Public Comment

Several civic leaders from communities around the County were on hand to offer their feedback on the proposed redistricting, as well as engaged residents in affected areas.

First was a resident of rural northeastern Oklahoma County. She has enjoyed being represented by Blumert as a resident of District 1, she said. She questioned the logic of lumping these small communities in with wealthier communities. She asked what sense it made to put Luther in the same District as Edmond.

“What does Choctaw have to do with Nichols Hills?” she asked.

Ray Poland, mayor of Jones, also shared feedback, saying that the City of Jones has had a great working relationship with District 1 leadership since he first came into office in 2009. He added that they could work with anybody, but he found the new map to be insufficient.

Poland claimed that the census was skewed, showing an increase of barely over 100 people in Jones, while during the same period of time there have been well over 200 new homes built, and most of those homes are occupied. Poland asked for the boundaries to remain the same.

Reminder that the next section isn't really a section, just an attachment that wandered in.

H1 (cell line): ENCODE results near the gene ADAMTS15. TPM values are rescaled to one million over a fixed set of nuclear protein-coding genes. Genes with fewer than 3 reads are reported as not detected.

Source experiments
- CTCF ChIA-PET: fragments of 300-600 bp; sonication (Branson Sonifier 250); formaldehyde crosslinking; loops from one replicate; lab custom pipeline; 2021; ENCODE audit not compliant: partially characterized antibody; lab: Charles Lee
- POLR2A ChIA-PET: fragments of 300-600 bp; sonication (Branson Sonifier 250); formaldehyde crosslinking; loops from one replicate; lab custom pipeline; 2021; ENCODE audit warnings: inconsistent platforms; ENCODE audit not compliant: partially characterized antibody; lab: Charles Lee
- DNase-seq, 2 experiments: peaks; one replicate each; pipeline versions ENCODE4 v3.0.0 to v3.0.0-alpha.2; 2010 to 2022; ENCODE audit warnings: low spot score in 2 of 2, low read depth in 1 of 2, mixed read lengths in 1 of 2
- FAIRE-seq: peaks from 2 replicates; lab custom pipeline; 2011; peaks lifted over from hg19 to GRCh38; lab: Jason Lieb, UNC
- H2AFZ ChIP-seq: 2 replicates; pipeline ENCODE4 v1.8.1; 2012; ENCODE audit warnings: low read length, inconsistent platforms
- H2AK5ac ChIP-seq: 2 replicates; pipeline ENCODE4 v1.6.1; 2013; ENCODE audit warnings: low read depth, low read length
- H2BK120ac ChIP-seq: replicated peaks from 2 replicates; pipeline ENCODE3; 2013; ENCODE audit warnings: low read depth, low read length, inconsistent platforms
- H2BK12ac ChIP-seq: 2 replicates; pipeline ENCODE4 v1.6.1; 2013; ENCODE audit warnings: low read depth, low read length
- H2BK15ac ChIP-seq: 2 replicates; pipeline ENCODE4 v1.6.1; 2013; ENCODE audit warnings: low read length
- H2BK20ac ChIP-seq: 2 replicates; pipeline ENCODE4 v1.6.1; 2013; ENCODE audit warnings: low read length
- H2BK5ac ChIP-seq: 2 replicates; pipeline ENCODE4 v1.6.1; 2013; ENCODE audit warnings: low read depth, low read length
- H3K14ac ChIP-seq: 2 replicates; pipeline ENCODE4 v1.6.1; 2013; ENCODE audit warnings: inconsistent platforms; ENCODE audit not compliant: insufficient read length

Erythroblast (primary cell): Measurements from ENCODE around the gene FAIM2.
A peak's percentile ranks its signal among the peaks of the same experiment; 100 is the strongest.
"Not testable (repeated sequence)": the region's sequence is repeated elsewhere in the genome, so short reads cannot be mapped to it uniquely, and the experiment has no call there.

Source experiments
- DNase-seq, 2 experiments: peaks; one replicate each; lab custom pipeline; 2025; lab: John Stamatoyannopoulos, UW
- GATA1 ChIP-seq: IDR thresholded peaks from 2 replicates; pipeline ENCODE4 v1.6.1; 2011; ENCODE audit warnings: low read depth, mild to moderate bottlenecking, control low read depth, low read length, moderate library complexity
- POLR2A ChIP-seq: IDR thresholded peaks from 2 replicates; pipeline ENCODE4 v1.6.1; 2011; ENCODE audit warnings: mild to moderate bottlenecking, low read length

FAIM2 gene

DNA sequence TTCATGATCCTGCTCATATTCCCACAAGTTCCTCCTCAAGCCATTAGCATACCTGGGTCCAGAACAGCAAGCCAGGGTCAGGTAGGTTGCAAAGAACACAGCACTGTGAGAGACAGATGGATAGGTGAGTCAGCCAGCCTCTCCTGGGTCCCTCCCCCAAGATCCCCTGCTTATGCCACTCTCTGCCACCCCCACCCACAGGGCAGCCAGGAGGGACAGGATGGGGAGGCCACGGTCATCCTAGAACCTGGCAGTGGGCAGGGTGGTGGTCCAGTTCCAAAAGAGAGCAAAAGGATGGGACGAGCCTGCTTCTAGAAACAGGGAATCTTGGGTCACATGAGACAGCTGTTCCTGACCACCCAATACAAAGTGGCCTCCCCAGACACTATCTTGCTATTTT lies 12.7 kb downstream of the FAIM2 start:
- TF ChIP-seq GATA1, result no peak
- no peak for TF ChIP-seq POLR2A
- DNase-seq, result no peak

Also from Jones, Carl Johnson spoke at Monday’s meeting. Johnson is superintendent of Jones Public Schools. Johnson also said that his administration and staff have had an excellent working relationship with District 1 through the years. Johnson called the redistricting “incredibly drastic,” and asked the Board to reconsider those boundaries.

Superintendent of Luther Public Schools Barry Gunn echoed the previous speakers and advocated for Luther to be kept in District 1.

Sean Cummings, a restaurateur, and political activist, also spoke at Monday’s meeting. Cummings called Commissioner Calvey “boring and predictable,” saying that he knew Calvey’s map would gerrymander The Village out of District 3.